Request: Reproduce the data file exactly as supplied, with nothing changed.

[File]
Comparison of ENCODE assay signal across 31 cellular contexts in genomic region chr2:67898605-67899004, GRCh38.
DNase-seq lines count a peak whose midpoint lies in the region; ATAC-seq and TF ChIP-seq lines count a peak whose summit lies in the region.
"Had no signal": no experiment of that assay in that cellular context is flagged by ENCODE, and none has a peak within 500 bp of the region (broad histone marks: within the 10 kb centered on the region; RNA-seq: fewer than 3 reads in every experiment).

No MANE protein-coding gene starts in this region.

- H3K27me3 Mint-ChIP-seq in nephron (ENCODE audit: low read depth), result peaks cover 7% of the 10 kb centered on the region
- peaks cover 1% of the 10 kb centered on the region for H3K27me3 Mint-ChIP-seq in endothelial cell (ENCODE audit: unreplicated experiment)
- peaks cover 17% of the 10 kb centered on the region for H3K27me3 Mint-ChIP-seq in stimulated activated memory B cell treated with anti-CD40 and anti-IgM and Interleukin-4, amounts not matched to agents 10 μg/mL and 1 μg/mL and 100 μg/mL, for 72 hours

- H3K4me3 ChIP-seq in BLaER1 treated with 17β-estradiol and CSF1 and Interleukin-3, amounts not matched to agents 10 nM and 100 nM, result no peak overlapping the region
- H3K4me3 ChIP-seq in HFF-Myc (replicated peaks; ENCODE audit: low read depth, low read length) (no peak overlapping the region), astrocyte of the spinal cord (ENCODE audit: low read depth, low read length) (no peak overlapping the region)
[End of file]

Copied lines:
Comparison of ENCODE assay signal across 31 cellular contexts in genomic region chr2:67898605-67899004, GRCh38.
DNase-seq lines count a peak whose midpoint lies in the region; ATAC-seq and TF ChIP-seq lines count a peak whose summit lies in the region.
"Had no signal": no experiment of that assay in that cellular context is flagged by ENCODE, and none has a peak within 500 bp of the region (broad histone marks: within the 10 kb centered on the region; RNA-seq: fewer than 3 reads in every experiment).

No MANE protein-coding gene starts in this region.

- H3K27me3 Mint-ChIP-seq in nephron (ENCODE audit: low read depth), result peaks cover 7% of the 10 kb centered on the region
- peaks cover 1% of the 10 kb centered on the region for H3K27me3 Mint-ChIP-seq in endothelial cell (ENCODE audit: unreplicated experiment)
- peaks cover 17% of the 10 kb centered on the region for H3K27me3 Mint-ChIP-seq in stimulated activated memory B cell treated with anti-CD40 and anti-IgM and Interleukin-4, amounts not matched to agents 10 μg/mL and 1 μg/mL and 100 μg/mL, for 72 hours

- H3K4me3 ChIP-seq in BLaER1 treated with 17β-estradiol and CSF1 and Interleukin-3, amounts not matched to agents 10 nM and 100 nM, result no peak overlapping the region
- H3K4me3 ChIP-seq in HFF-Myc (replicated peaks; ENCODE audit: low read depth, low read length) (no peak overlapping the region), astrocyte of the spinal cord (ENCODE audit: low read depth, low read length) (no peak overlapping the region)